Volcan’s bonds jump after Glencore cuts zinc production
Lima-based Volcan is Latin America’s biggest zinc miner
Glencore Plc’s woes have become a boon for bond investors in Latin America’s biggest zinc producer.
Peru miner Volcan Cia. Minera SAA’s $600 billion of notes due in 2022 have returned 1.3 percent since Oct. 8, when Glencore, the world’s largest producer of the metal, said it would slash zinc output by a third to cut costs and stem a plunge in its shares. Glencore’s move stoked a rebound in prices of zinc, which is used in everything from sunscreen to smartphones.
The surge in Volcan’s bonds may not be over. BTG Pactual began recommending investors buy the notes Oct. 12, saying the company’s zinc exposure will help it withstand the global slump in commodities. The Lima-based miner gets almost 55 percent of its revenue from the metal.
”Glencore is something happening in the macro environment that is going to help the company improve its profitability going forward,” John Haugh, a Latin American strategist at Mizuho Securities USA, said from New York.
Volcan expects “better” zinc prices in the coming years, David Gleit, the company’s investor relations manager, said in an e-mail. He declined to comment on the performance of its bonds after the Glencore announcement.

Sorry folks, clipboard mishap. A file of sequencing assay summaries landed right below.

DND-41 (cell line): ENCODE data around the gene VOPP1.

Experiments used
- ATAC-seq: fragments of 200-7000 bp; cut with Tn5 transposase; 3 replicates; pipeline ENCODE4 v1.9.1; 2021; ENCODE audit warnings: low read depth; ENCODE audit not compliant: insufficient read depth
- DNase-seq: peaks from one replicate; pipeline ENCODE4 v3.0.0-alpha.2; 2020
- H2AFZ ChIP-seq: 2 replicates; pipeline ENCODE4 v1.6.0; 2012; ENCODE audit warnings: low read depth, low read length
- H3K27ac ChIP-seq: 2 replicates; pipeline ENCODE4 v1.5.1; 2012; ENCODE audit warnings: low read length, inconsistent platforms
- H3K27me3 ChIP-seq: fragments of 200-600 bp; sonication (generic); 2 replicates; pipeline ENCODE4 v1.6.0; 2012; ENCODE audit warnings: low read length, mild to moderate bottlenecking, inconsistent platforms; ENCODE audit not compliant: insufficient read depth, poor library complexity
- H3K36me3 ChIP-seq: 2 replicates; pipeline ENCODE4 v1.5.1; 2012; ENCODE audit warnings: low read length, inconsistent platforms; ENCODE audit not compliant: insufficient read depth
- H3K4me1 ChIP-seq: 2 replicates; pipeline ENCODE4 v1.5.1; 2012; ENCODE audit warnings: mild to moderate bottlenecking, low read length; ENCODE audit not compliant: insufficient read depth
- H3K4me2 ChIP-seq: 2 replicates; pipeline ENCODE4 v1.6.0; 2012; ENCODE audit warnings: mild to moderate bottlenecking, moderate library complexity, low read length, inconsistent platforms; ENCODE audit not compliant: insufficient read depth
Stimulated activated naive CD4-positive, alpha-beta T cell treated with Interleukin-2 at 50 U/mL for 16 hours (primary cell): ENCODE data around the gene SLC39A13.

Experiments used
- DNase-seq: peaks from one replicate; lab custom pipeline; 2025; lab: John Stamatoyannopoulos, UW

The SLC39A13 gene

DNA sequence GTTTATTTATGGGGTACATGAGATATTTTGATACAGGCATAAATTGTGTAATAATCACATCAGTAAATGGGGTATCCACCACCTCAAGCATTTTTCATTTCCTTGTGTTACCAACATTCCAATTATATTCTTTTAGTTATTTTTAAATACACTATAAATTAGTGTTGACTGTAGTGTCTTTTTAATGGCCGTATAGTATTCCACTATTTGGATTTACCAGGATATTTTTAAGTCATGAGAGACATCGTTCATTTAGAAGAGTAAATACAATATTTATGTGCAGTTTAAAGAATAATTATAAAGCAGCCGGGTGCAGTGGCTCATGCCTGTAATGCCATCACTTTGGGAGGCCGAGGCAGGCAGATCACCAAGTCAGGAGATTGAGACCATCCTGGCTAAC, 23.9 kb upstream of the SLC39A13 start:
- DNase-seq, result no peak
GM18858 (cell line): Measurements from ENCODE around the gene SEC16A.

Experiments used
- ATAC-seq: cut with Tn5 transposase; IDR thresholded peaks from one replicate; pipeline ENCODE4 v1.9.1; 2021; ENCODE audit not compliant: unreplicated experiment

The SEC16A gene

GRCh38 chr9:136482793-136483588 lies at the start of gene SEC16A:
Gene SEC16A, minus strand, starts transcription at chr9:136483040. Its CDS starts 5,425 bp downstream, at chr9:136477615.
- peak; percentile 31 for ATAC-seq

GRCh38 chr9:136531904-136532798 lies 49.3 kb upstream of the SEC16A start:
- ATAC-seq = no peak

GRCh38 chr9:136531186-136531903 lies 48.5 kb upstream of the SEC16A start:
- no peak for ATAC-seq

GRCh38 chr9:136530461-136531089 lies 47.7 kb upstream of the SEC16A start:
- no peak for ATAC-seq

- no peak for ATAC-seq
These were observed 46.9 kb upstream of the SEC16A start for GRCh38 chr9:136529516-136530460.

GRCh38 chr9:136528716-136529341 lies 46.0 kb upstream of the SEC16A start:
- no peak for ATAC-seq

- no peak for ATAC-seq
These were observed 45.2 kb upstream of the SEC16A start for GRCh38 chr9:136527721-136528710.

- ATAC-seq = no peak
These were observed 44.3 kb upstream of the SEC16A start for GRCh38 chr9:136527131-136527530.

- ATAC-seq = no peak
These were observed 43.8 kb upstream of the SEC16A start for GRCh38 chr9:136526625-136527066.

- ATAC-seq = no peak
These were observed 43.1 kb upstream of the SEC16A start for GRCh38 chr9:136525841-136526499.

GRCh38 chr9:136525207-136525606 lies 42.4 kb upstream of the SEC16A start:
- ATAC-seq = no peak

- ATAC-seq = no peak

Yields on Volcan’s 5.375 percent notes have tumbled 0.42 percentage points since Oct. 7 to 8.24 percent, the lowest since Sept. 18, data compiled by Bloomberg show. That’s twice the average decline for emerging-market corporate bonds. Before Baar, Switzerland-based Glencore’s announcement, the securities had lost 10 percent in 2015.
“Volcan trades at a significant discount to its peers,” Soummo Mukherjee, a fixed-income analyst at Itau BBA, said from Santiago. “It is clearly the one that has, in our view, the greatest upside from these fundamentals.”
The price of zinc has jumped 4.7 percent since Glencore’s announcement as of 7:38 a.m. in New York. The metal slumped earlier this year as part of a selloff in everything from oil to steel as China’s slowdown reduced demand for raw materials.
“Volcan offers a decent safety margin to wade through the weak commodity price environment, due to its zinc exposure,” BTG analysts Josefina Valdivia and Thomas Tenyi said in an Oct. 12 report.